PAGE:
Distance running does not of course share the same demand for explosive type muscular contractions as sprinting so it may be wiser to avoid potential injury and focus on simpler jumping exercises of 20 to 30 consecutive jumps. Though explosive reactive jumps with minimum ground contact time can still be practised, there need not be as much the focus on ‘shock’ landing and timing as is expected in depth jumps and other pure plyometric exercises.How plyometric exercise can reduce risk of running injury. Worth a read... Click To Tweet
Plyometrics for Distance Runners
The joy of plyometric exercises for distance runners is that you can potentially get good results without the need for huge time expenditure. For runners who are unlikely to fit regular ancillary sessions of strength & conditioning into their week, one option may be to include a few plyometric exercises in the latter part of the dynamic warm up. The consistency of performing a little every week will be safer than sporadically surprising your body with a sudden hour of effort once a month.
One study (Paavolainen et al., 1999) on well trained endurance athletes found that replacing just one-third of their normal running with plyometrics improved their 5k race times. The 18 runners in the study underwent the same total training volume over a nine week period but 10 of them had 32% of the running replaced with plyometric training. Following the nine weeks, the 5K time of these 10 runners improved whereas no changes were observed in the other 8.
Here are a selection of popular plyometric exercises:
With feet shoulder width apart, jump as high as possible off both feet; land in a slight squat and with minimal ground contact time repeat up to 20 times.
The same as the squat jump but as you jump bring the knees as high as possible. Remain upright and avoid bending forwards from the waist.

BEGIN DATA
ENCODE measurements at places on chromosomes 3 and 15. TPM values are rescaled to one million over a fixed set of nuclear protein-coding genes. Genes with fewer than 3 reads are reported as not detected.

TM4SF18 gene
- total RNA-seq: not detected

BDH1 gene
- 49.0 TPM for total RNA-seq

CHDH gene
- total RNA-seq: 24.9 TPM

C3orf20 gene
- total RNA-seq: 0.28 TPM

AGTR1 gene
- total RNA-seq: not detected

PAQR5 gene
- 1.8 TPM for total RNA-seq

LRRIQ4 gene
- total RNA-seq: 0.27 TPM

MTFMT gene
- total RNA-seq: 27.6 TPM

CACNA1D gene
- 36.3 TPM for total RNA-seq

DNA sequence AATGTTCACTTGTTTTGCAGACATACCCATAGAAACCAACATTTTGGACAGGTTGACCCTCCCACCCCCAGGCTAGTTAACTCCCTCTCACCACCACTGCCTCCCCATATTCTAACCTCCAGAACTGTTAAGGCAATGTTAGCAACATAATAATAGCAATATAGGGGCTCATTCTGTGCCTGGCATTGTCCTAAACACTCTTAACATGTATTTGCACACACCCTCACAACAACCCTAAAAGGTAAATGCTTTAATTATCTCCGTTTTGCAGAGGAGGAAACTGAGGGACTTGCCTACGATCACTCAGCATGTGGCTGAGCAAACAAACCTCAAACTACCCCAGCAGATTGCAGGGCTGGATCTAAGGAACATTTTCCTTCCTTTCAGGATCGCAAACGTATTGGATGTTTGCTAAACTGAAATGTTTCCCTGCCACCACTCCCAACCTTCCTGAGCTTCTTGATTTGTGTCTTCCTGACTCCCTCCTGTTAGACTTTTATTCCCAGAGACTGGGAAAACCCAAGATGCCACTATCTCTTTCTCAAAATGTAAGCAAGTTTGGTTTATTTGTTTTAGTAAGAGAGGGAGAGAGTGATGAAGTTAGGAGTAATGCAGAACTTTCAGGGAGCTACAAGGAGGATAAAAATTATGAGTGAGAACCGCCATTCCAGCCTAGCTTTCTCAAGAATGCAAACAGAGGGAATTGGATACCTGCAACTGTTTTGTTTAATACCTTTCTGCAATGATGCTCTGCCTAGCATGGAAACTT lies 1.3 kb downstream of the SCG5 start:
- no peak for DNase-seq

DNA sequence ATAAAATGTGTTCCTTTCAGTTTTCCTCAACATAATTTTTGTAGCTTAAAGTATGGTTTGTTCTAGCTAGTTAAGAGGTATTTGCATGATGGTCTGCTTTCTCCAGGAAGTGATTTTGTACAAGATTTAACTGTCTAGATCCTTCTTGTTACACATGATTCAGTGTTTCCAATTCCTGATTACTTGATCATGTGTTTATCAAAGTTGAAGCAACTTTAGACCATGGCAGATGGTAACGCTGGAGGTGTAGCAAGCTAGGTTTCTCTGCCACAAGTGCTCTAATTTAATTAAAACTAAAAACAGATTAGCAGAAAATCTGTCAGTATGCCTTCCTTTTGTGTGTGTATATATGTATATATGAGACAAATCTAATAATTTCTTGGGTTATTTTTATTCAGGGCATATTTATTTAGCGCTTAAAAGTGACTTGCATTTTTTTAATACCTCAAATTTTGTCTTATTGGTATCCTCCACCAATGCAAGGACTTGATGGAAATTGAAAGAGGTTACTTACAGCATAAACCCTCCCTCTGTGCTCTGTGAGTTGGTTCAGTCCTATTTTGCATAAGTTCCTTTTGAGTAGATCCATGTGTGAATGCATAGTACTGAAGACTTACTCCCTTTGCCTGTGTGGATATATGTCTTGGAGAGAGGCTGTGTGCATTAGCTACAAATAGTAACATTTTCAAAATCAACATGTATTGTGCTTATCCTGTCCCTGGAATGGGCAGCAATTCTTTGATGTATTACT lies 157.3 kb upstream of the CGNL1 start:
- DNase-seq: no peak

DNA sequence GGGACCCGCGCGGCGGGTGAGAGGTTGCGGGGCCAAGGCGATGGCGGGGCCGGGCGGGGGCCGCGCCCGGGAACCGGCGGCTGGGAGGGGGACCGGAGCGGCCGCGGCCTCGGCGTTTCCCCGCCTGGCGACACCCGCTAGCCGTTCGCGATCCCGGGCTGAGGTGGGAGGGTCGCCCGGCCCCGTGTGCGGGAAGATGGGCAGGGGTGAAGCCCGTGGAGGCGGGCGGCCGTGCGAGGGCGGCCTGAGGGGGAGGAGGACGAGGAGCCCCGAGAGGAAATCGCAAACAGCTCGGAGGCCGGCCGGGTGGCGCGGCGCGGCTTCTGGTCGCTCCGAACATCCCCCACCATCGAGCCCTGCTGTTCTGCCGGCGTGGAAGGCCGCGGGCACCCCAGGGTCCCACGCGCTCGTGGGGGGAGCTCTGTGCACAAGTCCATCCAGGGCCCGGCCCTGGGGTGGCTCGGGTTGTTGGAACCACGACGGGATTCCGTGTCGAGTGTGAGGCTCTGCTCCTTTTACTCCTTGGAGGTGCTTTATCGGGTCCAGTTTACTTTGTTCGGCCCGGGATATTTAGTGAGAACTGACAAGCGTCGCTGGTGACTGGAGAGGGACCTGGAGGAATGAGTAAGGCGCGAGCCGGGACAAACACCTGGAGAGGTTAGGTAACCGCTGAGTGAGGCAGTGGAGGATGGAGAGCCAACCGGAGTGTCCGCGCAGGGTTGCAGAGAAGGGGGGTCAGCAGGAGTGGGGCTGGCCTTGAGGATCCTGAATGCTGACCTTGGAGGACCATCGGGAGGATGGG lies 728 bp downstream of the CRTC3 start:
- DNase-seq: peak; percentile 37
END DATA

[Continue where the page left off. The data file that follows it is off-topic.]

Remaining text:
Lateral Squat / Tuck Jumps
The same as the squat or tuck jump but travelling sideways.
From a slight lunge (with body weight equal distance between feet) jump as high as possible; in mid air, reverse the positions of the legs and land; with minimal ground contact time repeat up to 20 times.
Stand on your left foot with your left knee slightly bent and your right foot elevated; jump as high as you can and land on the right foot; with minimal ground contact time repeat up to 20 times.
The same as the side hops but aim to perform a quarter turn in mid air. This can be progressed over time to a half turn (land facing the opposite direction) or even a 180o turn. To avoid dizziness, adjust the direction and number of reps accordingly.
A popular run specific drill, bounding is essentially an exaggerated skipping motion focussing on a powerful leap into the air, holding the arms in a fixed position during the moment both feet are off the ground.
A Word Of Caution
It is important to remember that plyometric exercises are tough on the body and require a base level of general strength. Before embarking on the above exercises, you should ensure you have completed a six to eight week program of graded, basic lift strength training. Once you have completed this and seen strength gains, bear in mind that even competitive runners choose not to do plyometric exercise all year round. Instead, they tend to include them in the race specific portion of training, 4-6 weeks before competition.
With the caution taken on board, research supports the fact that a 5-10 minute plyometric circuit routine once a week or a couple of plyometric exercises at the end of your warm up may well help you reduce injury risk and improve performance. You will of course need to be warmed up first, and the number of reps you choose will depend on personal fitness level. As with any form of new exercise, if in any doubt consult an exercise professional for advice.
Have you had any experience with plyometric exercise? Maybe you did too much too soon and paid the consequences? Maybe you added some to your weekly training and saw some great benefits? Either way we would love to hear from you so feel free to share your thoughts in the comments section below.